1

I last ate raw fish when I was in Japan.

=> I haven't eaten raw fish since I was in Japan.
or
=> I haven't eaten raw fish since I left Japan.

I think the second one is correct, isn't it?

3
  • They have the same meaning, because of the word "since."
    – randomhead
    Feb 18, 2022 at 17:16
  • I would find the first more natural, but neither is 'incorrect'. Feb 18, 2022 at 17:50
  • Raw fish?!! I hope they cook the chips. Feb 19, 2022 at 3:36

3 Answers 3

1

Both are correct, but the former is more natural.

Note: You may also find that sometimes people would say "I haven't eaten raw fish since Japan" implying "since I was in Japan" and assuming the listener knows you have been Japan (and/or that you have eaten raw fish there). For example: I often say things to my wife like "I haven't eaten jerk chicken since Jamaica." She infers "since we were in Jamaica" and I know that she knows I ate jerk chicken there. So it's almost a casual/shorthand way to say it.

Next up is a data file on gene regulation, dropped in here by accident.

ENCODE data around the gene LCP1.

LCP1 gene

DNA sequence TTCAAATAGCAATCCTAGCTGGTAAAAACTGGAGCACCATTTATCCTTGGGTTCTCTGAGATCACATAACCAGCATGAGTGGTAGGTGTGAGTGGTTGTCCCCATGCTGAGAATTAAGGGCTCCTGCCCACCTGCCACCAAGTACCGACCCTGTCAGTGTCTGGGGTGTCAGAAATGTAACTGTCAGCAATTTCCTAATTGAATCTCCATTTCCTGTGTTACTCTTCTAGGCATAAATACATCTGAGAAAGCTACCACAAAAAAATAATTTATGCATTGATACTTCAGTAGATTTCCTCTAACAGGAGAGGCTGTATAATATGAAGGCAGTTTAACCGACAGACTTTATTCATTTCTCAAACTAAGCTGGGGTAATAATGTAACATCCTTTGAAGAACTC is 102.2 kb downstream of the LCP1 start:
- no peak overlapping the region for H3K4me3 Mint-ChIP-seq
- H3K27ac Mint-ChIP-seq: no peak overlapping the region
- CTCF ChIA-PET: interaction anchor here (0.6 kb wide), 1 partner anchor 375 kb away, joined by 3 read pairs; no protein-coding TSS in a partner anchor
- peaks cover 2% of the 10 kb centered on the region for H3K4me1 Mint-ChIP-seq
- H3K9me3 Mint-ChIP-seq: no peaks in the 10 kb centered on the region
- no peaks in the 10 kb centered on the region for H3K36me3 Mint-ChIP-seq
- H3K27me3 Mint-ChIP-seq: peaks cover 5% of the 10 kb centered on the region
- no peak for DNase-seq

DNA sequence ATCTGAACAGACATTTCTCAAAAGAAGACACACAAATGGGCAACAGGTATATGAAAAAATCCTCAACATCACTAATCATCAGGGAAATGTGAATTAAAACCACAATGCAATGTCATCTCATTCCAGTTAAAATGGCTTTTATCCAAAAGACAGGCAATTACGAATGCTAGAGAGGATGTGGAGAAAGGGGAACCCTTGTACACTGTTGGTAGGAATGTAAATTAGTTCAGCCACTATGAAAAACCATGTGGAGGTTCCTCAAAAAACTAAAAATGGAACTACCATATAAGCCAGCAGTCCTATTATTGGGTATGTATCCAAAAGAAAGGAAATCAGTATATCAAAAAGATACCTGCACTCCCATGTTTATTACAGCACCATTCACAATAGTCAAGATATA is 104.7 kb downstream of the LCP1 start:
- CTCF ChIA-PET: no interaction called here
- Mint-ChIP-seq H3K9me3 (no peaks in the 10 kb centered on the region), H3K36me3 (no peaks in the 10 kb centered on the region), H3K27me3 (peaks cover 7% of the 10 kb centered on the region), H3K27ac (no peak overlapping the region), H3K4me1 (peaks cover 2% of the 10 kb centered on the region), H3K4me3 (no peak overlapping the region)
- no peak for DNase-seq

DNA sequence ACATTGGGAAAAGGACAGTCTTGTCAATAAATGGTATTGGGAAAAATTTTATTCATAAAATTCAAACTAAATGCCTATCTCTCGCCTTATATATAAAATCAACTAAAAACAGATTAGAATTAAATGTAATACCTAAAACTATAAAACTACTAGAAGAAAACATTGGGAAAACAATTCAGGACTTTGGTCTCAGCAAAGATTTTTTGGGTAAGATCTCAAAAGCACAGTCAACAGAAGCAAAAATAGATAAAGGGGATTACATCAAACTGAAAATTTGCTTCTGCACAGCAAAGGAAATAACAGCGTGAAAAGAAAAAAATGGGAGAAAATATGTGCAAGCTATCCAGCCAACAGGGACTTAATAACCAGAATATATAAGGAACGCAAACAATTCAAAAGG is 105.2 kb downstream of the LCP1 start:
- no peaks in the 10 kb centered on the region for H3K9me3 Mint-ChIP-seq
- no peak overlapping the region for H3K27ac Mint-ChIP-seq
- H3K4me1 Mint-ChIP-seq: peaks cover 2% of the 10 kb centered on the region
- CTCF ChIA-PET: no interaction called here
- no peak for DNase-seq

0

Both are correct. The first one implies a link between being in Japan and eating raw fish, and the second implies a link between leaving Japan and not eating raw fish. It depends where you want to put the emphasis.

0

Both are correct.

'Since' is a conjunction of time. We can use since to introduce a subordinate clause.

Five years have passed since I last saw her.

They have played better since he joined the team.

I have known her since I lived in Japan.

I have known her since I was in Japan.

I haven't eaten raw fish since I was in Japan.

I haven't eaten raw fish since I left Japan.

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